How much intelligence do computers show? Actually, quite a lot. Modern computers carry out complex computations at blinding speeds, often performing millions of computations per second—a capability far beyond that of mere mortals. It is therefore not surprising that computers are more proficient than people at doing repetitive tasks requiring speed and accuracy. This is where the concept of AI or Artificial Intelligence comes in; it is the capacity of computers to demonstrate performance that, if it were produced by human beings, would be described as showing intelligence. But is it possible to construct robots capable of interacting with humans in more meaningful ways? Research carried out at MIT in 2003, termed the Cog Project, suggests that the answer may be yes.
One product of the research was Kismet, an autonomous robot designed to engage in social interactions with humans. The development of Kismet was inspired by the way infants learn to communicate with adults. According to researcher Cynthia Breazeal, basic motivational factors play an important role in establishing meaningful social interactions between human infants and their caretakers. In an attempt to understand how these interactions develop, the MIT team had endowed Kismet with a motivational system that mirrors our own. So it could maintain homeostasis, learn behaviour to satisfy its needs as well as make a wide range of facial expressions which would tell potential caregivers what needs must be tended to.
An all too human feature built into Kismet was its capacity to become overwhelmed by too much stimulation. When overstimulated, Kismet was designed to terminate the interaction so that it could restore homeostatic balance. To do so, Kismet would shut its eyes and “go to sleep”. When balance would be achieved, Kismet would wake up to resume interaction. Through a series of such interactions, the robot learned how its actions could influence the behaviour of the caretaker, thus ultimately learning how to have its needs met.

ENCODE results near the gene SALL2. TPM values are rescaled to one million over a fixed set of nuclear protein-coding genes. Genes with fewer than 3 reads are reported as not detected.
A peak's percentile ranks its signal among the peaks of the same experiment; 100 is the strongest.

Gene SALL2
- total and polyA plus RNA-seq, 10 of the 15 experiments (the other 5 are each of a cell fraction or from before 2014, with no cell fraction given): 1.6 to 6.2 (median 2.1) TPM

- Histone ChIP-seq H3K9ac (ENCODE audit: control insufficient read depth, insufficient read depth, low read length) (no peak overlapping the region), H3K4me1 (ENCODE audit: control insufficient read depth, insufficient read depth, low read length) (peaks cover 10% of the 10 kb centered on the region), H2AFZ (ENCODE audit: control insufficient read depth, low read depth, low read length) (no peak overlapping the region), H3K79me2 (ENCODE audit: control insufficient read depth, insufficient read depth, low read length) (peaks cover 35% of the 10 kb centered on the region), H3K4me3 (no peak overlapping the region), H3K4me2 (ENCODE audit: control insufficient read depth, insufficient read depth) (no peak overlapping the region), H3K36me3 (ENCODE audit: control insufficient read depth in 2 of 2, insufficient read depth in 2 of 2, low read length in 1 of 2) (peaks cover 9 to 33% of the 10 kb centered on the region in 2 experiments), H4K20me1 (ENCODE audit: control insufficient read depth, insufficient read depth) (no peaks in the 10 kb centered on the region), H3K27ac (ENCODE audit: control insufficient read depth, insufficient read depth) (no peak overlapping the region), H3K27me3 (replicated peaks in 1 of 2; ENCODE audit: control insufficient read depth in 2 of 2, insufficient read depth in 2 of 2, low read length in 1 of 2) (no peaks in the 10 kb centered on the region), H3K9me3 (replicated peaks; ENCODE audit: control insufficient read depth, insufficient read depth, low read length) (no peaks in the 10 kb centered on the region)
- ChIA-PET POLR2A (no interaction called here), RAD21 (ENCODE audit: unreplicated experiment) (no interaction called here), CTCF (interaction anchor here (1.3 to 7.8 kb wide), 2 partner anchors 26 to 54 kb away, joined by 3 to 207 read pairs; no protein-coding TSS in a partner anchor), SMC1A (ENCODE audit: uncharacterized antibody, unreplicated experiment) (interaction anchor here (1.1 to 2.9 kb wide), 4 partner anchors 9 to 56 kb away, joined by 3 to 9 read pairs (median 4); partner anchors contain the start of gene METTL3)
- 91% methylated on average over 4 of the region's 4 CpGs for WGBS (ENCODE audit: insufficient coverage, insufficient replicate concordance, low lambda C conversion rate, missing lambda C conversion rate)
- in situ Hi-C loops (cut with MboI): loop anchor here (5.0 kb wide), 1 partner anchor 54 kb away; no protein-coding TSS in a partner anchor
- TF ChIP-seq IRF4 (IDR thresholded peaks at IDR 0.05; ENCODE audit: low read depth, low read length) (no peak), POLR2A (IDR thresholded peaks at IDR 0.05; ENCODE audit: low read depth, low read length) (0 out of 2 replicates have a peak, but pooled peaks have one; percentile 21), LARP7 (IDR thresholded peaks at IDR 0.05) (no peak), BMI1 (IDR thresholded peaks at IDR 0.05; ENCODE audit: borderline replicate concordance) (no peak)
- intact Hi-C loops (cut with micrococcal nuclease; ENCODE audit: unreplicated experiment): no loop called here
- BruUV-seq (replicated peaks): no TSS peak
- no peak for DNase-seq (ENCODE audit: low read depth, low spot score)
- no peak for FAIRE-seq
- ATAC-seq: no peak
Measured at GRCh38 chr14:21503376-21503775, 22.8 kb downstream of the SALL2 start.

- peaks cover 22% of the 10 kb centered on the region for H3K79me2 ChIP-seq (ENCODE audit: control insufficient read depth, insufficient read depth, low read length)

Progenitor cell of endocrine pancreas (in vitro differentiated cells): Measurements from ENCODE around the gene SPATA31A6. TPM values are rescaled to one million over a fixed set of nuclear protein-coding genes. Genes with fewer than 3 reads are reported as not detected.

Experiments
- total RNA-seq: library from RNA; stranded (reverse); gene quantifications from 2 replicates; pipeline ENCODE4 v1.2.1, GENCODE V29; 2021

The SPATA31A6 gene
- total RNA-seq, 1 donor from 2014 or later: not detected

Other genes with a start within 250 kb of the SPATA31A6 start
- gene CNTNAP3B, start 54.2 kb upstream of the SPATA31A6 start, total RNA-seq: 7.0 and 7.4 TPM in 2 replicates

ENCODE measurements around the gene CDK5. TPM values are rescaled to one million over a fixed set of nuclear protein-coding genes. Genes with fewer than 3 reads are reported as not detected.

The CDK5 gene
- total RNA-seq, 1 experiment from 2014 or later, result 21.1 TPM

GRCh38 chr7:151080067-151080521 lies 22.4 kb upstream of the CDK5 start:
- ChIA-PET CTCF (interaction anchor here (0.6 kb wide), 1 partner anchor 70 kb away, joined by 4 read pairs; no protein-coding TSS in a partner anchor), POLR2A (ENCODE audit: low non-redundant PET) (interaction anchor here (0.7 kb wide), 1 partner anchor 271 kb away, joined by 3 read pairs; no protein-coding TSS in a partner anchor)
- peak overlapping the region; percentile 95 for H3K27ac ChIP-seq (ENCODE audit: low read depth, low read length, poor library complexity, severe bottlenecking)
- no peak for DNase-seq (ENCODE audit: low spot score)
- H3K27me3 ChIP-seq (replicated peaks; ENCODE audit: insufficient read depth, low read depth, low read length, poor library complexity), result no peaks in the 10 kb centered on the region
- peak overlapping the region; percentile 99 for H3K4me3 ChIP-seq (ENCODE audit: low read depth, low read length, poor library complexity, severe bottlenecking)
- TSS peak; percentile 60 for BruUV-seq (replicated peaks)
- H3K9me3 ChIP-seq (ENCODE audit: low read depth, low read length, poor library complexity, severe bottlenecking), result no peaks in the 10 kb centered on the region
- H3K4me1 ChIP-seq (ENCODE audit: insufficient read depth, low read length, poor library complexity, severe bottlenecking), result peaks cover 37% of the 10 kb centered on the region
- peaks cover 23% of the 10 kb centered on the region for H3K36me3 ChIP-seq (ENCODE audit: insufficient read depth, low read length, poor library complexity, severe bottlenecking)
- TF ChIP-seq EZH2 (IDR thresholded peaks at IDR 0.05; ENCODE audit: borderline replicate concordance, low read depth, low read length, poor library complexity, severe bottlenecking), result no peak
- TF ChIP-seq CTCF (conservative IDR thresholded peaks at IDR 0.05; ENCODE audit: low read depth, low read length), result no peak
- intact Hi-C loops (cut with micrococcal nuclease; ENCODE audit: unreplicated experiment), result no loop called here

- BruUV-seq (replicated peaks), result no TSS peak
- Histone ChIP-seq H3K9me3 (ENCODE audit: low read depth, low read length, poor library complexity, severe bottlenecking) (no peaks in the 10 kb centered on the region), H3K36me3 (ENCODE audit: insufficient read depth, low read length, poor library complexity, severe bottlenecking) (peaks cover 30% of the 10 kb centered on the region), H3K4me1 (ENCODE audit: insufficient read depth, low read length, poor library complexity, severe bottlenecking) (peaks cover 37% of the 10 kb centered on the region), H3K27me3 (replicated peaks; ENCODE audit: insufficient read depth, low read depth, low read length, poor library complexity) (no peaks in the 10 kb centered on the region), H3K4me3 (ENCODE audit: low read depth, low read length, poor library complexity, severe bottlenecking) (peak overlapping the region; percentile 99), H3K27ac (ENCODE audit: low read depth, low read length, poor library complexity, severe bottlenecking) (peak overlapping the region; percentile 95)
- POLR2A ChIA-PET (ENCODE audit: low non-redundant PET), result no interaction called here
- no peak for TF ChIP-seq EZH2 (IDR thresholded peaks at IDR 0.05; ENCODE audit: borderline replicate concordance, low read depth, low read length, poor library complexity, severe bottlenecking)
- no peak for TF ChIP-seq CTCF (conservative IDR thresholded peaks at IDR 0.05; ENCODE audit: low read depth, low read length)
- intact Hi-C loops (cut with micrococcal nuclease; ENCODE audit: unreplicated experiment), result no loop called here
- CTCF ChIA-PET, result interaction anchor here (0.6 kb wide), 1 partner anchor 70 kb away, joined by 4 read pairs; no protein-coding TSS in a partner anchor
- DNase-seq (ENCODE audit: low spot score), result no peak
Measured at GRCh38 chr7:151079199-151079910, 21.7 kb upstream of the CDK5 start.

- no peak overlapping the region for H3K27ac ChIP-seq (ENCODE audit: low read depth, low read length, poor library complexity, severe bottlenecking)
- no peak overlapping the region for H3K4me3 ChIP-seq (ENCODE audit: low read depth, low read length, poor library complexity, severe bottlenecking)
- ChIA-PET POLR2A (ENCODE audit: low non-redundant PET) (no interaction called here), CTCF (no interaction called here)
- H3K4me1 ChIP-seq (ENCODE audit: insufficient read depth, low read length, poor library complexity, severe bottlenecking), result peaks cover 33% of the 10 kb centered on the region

Efforts to demonstrate computer intelligence with regard to language—clearly an important human ability—have had somewhat mixed results. On one hand, the language abilities demonstrated by computers are remarkable. For example, banks, credit unions, and credit card companies now regularly use computerized voice recognition systems to handle certain business transactions, such as customer calls to check account balances. Even more impressive are computers that can converse with their own owners and carry out a variety of tasks, including booking airline reservations. These complex machines possess large vocabularies, grasp syntax well enough to be able to understand normal sentences, and know when to ask relevant questions if they do not understand or do not have enough information to act.
On the other hand, it has proved frustratingly difficult to teach computers to comprehend many of the subtleties of human speech. Many ordinary activities that most people take for granted, such as understanding an everyday conversation, exceed the capabilities of even the most powerful of today’s computers. In response to this, researchers have designed computers that imitate the way the human brain, perhaps the most powerful computer in the universe, operates. Computer processes information in a sequential fashion, one step at a time; in contrast, the brain processes the input from all our senses simultaneously through a complex network of highly connected neurons. The new computer systems, called neural networks, are structures consisting of highly interconnected elementary computational networks that work together in parallel. Neural networks have the capacity to learn from experience by adjusting the strength of the output from individual units based on new information.
Where does all this leave us with respect to artificial intelligence? Researchers who specialize in this field would readily admit those early capacities of computers to show such characteristics as intention, understanding, and consciousness were greatly overstated. However, these specialists note that computers, in certain contexts, demonstrate performance that closely resembles that of intelligent human beings.
– Contributed by Ankita
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